There is also an undercurrent in our culture that says it must be “all or nothing.” Anything in between is slapped with the greatest of insults: hypocrisy. Words without actions are meaningless, and even worse: an action that in any way betrays your words is crucible!
I obviously don’t think well-intentioned people should be puffed up with big talk and no action (raising awareness, anyone?). But, I also disagree with such a simplified reaction. In reality, we live in constant tensions!
So,how can we move from overwhelmed to empowered?
I have often mentioned when discussing dignify & my work that I, personally, am more focused on the business aspect than the social justice results.
Partly this is because of my skills, interests, & affinities: my background is in marketing, I love visual aesthetics & design, and I am a jack-of-all-trades-master-of-none personality that lends itself well to small business.
I also mention this to people partly because it brings things down to earth. When you tell someone you are working in “fair trade” and employing women who have been trafficked and sexually exploited, they tend to feel overwhelmed and somehow inferior. But I am no saint. I am a very unremarkable person, doing something I really enjoy, that happens to have very significant & remarkable results.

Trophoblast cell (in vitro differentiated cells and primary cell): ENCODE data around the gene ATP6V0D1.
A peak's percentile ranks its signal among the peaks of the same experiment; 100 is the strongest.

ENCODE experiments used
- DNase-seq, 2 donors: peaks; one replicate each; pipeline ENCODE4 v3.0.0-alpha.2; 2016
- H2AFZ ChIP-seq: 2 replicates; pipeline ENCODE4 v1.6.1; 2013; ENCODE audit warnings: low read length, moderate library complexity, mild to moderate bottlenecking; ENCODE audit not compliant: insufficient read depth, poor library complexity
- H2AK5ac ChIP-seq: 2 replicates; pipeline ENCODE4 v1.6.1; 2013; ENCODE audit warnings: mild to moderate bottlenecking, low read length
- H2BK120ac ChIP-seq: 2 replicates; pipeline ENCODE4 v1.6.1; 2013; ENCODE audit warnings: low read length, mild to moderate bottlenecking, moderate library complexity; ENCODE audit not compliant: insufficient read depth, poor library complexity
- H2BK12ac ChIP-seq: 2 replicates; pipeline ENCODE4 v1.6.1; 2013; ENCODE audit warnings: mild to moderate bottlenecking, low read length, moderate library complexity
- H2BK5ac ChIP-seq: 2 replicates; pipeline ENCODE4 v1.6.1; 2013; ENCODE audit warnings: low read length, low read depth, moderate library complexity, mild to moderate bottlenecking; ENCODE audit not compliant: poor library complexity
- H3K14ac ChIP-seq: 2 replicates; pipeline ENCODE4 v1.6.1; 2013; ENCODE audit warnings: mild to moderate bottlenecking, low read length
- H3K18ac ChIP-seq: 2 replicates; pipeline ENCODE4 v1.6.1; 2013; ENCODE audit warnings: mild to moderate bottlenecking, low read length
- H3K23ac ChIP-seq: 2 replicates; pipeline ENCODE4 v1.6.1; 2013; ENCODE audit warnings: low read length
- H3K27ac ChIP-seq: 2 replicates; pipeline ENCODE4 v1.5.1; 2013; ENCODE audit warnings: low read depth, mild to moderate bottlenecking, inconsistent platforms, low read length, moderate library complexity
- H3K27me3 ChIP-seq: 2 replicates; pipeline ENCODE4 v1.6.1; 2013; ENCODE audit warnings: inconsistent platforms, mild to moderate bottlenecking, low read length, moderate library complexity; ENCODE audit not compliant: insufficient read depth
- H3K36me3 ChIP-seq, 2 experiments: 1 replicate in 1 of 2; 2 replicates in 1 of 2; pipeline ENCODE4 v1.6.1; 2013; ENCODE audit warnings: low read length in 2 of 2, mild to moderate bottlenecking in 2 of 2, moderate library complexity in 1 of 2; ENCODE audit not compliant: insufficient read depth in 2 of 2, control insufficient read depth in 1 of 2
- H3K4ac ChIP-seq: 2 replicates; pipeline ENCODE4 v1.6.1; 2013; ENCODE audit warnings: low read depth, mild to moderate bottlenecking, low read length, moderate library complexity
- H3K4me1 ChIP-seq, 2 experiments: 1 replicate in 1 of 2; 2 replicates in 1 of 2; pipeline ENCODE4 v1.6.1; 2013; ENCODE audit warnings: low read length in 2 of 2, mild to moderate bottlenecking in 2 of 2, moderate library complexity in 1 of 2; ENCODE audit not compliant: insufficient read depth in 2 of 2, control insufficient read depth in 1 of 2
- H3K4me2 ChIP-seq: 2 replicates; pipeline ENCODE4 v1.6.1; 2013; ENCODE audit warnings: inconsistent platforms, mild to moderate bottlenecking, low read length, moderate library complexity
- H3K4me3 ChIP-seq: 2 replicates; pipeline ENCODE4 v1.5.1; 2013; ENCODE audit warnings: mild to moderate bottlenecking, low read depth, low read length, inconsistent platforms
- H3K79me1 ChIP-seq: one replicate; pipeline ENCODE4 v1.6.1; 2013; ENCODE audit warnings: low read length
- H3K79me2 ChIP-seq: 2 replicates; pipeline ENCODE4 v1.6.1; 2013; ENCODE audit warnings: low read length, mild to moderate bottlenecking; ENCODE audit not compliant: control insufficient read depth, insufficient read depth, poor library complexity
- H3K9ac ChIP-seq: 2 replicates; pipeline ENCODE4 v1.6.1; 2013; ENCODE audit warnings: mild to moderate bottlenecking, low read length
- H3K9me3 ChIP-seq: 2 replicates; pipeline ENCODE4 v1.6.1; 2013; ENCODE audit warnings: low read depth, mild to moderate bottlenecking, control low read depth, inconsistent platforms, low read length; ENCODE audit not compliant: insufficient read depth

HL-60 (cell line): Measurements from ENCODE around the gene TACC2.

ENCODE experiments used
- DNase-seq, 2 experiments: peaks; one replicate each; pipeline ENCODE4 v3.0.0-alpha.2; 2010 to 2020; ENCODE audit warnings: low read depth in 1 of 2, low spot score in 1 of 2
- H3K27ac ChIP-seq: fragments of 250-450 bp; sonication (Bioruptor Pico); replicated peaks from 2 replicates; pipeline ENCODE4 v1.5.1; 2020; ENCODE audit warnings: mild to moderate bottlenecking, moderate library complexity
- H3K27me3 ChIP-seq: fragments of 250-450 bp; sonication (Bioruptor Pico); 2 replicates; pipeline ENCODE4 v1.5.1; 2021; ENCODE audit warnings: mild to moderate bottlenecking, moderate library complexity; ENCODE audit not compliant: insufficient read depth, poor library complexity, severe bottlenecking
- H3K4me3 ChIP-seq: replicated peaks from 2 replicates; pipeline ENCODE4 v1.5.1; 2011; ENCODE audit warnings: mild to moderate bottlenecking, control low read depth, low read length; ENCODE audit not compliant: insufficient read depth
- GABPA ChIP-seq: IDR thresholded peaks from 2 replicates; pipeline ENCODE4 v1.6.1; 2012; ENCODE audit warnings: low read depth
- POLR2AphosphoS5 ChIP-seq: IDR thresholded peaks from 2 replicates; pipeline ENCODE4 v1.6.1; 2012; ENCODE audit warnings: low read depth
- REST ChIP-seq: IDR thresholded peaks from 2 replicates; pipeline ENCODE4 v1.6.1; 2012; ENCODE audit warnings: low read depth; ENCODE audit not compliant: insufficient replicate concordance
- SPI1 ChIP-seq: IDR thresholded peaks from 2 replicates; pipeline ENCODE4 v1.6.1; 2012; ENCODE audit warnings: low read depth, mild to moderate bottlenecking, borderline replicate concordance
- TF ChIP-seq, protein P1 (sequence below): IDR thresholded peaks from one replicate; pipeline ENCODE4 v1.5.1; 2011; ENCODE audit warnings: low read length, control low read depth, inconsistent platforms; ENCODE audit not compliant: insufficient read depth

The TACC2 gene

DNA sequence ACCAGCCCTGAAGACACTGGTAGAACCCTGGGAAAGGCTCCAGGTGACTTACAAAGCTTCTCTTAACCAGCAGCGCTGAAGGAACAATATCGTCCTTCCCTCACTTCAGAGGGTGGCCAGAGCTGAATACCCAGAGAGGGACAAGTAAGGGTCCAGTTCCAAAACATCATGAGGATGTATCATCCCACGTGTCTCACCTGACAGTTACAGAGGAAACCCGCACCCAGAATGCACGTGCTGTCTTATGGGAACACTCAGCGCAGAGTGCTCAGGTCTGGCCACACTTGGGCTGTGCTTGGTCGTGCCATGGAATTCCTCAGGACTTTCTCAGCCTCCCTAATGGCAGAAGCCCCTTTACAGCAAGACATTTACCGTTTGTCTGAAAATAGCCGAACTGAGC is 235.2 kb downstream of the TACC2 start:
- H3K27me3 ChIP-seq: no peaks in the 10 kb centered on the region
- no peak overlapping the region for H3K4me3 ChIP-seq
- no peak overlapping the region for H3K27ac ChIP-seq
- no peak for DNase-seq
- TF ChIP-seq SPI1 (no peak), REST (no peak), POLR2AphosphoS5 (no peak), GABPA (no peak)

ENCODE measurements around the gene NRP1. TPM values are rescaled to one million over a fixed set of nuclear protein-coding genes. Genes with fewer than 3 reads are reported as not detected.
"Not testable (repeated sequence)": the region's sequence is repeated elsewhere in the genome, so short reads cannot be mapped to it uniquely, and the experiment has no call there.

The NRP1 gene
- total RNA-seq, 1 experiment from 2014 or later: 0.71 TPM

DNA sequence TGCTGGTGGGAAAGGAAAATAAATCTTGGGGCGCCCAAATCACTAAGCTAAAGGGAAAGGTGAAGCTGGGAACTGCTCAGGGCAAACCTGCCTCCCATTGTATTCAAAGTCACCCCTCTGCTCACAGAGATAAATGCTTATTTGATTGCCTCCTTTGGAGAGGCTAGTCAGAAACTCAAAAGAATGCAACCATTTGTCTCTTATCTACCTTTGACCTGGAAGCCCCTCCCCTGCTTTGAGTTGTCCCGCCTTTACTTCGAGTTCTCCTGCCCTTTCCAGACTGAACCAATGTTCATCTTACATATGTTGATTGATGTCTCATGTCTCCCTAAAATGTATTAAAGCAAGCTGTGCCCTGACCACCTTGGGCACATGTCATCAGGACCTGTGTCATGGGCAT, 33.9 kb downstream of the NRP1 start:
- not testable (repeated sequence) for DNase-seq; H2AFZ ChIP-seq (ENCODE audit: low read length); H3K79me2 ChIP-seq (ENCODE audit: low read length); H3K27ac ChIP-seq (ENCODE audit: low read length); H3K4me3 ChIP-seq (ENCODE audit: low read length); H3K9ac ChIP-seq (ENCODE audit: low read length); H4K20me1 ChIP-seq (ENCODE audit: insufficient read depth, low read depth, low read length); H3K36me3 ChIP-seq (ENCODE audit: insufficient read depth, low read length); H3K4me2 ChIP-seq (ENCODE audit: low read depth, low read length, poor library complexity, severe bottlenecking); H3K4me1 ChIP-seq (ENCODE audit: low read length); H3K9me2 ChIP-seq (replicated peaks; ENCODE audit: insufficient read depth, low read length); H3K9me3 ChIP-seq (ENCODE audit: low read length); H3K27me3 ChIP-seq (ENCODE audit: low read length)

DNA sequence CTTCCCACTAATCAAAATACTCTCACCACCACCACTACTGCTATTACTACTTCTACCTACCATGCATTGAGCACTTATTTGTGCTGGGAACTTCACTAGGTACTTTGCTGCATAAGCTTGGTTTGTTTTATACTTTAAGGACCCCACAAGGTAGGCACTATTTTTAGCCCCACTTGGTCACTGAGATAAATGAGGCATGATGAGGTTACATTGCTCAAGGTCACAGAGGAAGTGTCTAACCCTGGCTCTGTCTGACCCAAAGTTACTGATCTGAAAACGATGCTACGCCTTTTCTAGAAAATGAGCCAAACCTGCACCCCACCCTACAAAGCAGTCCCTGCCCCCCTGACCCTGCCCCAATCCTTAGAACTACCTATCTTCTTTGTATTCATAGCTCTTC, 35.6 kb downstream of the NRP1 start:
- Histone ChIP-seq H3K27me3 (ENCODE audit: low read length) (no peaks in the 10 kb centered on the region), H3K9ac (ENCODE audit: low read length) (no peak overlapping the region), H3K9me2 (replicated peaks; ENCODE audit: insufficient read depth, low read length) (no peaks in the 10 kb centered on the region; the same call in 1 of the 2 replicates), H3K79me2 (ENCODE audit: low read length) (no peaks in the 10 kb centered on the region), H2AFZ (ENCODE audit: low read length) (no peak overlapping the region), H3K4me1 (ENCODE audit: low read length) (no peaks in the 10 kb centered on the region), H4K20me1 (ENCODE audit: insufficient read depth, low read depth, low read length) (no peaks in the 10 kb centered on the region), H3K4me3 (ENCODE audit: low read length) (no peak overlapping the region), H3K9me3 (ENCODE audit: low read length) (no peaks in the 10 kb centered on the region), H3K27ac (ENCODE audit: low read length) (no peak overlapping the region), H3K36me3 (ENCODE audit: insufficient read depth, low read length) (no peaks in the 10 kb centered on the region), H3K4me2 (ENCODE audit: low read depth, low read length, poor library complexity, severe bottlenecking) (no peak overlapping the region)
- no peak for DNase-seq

So, I keep my head down, focus on what I know (well, and on a lot of things I don’t know – running a business is like doing 18 jobs at once): photographing blankets, mailing packages, creative marketing, etc. Sure, I think about the women involved – I see their names, receive pictures from their office, & marvel over their handiwork.
But I forget about why they are there, at Basha, in that office, stitching their names.
I couldn’t watch it in one sitting. It is grave and it is true. As Basha wrote, “If you want to know why we work tirelessly to make sure Basha can expand throughout Bangladesh, this will show you why. It is graphic, it is disturbing, but it is an amazingly candid view of what is happening here. It ends stating the fact that once embroiled in prostitution, there is little to no chance of leaving. This is what Basha is changing, one blanket, one bracelet, at a time.”